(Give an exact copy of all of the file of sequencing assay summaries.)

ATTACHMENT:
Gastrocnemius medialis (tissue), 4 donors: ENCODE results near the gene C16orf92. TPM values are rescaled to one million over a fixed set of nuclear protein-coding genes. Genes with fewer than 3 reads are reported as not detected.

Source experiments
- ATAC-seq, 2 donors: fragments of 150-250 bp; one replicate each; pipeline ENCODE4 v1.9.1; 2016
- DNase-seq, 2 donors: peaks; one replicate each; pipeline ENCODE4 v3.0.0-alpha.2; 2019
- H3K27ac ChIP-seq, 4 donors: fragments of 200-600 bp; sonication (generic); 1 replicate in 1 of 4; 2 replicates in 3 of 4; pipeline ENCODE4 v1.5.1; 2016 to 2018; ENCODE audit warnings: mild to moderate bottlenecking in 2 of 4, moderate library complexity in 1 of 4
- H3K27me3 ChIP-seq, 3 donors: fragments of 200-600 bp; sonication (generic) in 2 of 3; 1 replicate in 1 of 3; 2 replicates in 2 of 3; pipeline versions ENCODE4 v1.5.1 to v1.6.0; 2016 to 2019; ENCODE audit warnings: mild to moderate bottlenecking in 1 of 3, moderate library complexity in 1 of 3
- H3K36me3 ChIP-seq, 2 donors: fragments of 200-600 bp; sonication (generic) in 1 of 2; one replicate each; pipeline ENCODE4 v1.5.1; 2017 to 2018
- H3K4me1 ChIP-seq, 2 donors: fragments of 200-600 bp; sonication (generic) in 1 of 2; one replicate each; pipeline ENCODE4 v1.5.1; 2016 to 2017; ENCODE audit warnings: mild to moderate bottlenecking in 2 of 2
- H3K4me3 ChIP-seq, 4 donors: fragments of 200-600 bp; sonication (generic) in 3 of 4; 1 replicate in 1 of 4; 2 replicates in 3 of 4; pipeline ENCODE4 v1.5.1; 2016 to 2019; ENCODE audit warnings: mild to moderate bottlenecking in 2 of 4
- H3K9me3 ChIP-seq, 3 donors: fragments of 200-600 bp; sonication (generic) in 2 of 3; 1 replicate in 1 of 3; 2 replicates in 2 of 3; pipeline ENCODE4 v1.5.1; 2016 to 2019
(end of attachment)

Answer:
Gastrocnemius medialis (tissue), 4 donors: ENCODE results near the gene C16orf92. TPM values are rescaled to one million over a fixed set of nuclear protein-coding genes. Genes with fewer than 3 reads are reported as not detected.

Source experiments
- ATAC-seq, 2 donors: fragments of 150-250 bp; one replicate each; pipeline ENCODE4 v1.9.1; 2016
- DNase-seq, 2 donors: peaks; one replicate each; pipeline ENCODE4 v3.0.0-alpha.2; 2019
- H3K27ac ChIP-seq, 4 donors: fragments of 200-600 bp; sonication (generic); 1 replicate in 1 of 4; 2 replicates in 3 of 4; pipeline ENCODE4 v1.5.1; 2016 to 2018; ENCODE audit warnings: mild to moderate bottlenecking in 2 of 4, moderate library complexity in 1 of 4
- H3K27me3 ChIP-seq, 3 donors: fragments of 200-600 bp; sonication (generic) in 2 of 3; 1 replicate in 1 of 3; 2 replicates in 2 of 3; pipeline versions ENCODE4 v1.5.1 to v1.6.0; 2016 to 2019; ENCODE audit warnings: mild to moderate bottlenecking in 1 of 3, moderate library complexity in 1 of 3
- H3K36me3 ChIP-seq, 2 donors: fragments of 200-600 bp; sonication (generic) in 1 of 2; one replicate each; pipeline ENCODE4 v1.5.1; 2017 to 2018
- H3K4me1 ChIP-seq, 2 donors: fragments of 200-600 bp; sonication (generic) in 1 of 2; one replicate each; pipeline ENCODE4 v1.5.1; 2016 to 2017; ENCODE audit warnings: mild to moderate bottlenecking in 2 of 2
- H3K4me3 ChIP-seq, 4 donors: fragments of 200-600 bp; sonication (generic) in 3 of 4; 1 replicate in 1 of 4; 2 replicates in 3 of 4; pipeline ENCODE4 v1.5.1; 2016 to 2019; ENCODE audit warnings: mild to moderate bottlenecking in 2 of 4
- H3K9me3 ChIP-seq, 3 donors: fragments of 200-600 bp; sonication (generic) in 2 of 3; 1 replicate in 1 of 3; 2 replicates in 2 of 3; pipeline ENCODE4 v1.5.1; 2016 to 2019